How To Teach Kids?

Two of my grandsons just left after a visit and “playing tennis with Grandpa.” But I question whether I did it right.

Control or Power?

The two boys are four and seven years old and usually only do anything with a tennis racquet when they visit with me in New Hampshire or Florida. We have the kid-sized racquets and foam balls to use; and I had them down in my basement hitting against the wall.

They were taking turns to see how many balls in a row they could hit against the wall (the seven year old on one bounce and the four year old was OK just scraping it along the floor anyway he could).

At first, they just whacked the ball and it bounced all around the basement. But when they accepted the goal of beating their personal records each time they had a turn, they became much more controlled in their hitting.

But is that the right way to teach little kids?

In Andre Agassi’s autobiography (and supported by other tennis teachers I have heard), he was told to “just hit the ball as hard as he could, and it would eventually go in.” So which way is the better way to teach the Under Ten crowd… hit the ball hard, with no rallies at all; or under control, with very little power in the stroke?

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7 thoughts on “How To Teach Kids?

  1. Talk about timing! I’m in Delray having just attended a 2 day conference in Boca on 10 and under tennis. Had speakers from France, England, and Australia, as well as the USTA. martin Blackman gave some demo’s on court from his academy. All countries are very strictly using the red, orange, green ball systems, which the US is completely going to also, albeit a bit late since the other countries have been using it for a couple years. I’ll give you the reasons why later. They’re even teaching the continental grip early on so kids can volley, serve, hit overheads and drop shots the proper way. Can’t wait to tell you all more. I’m sure there is a website if you google 10 and under tennis. Although we’re mostly talking about regular kids, Blackman had a 10 yr old girl from ny that weighed about 60 lbs that hit the hardest, best balls, all in, on the rise or fall, that I’ve ever seen. If they let her play, which they don’t, she’d beat some of the women on your. Not one of us could hit ground strokes as hard as she did, let alone be as consistent.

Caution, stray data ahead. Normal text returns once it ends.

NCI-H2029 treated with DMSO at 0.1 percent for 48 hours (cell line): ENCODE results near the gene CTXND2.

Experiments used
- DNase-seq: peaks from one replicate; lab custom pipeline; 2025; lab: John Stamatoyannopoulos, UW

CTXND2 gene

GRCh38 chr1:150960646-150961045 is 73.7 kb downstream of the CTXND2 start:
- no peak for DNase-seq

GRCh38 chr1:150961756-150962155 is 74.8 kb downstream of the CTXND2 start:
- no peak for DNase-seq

Fred – You were one of the people i was hoping to hear from… so “control or power”? tks … george

  2. George I think control to begin with just like Wachtel. The power will come later. If
    they start with just power they won’t care if any ever go in and it will be like playing
    baseball to them. The main case here is you are making it another game adding
    a challenge to them. This helps them stay interested long enough to see improvement!! I bet they had more fun in the boat! Tennis fun will come in few years when they beat Grandpa!

    Phil – thanks. They will never beat Grandpa, because I won,t keep score against them ( like I did with my son). George

  3. kids need to play catch before tennis. If they can catch a ball on a bounce they are ready. If not dad needs to spend more time in the driveway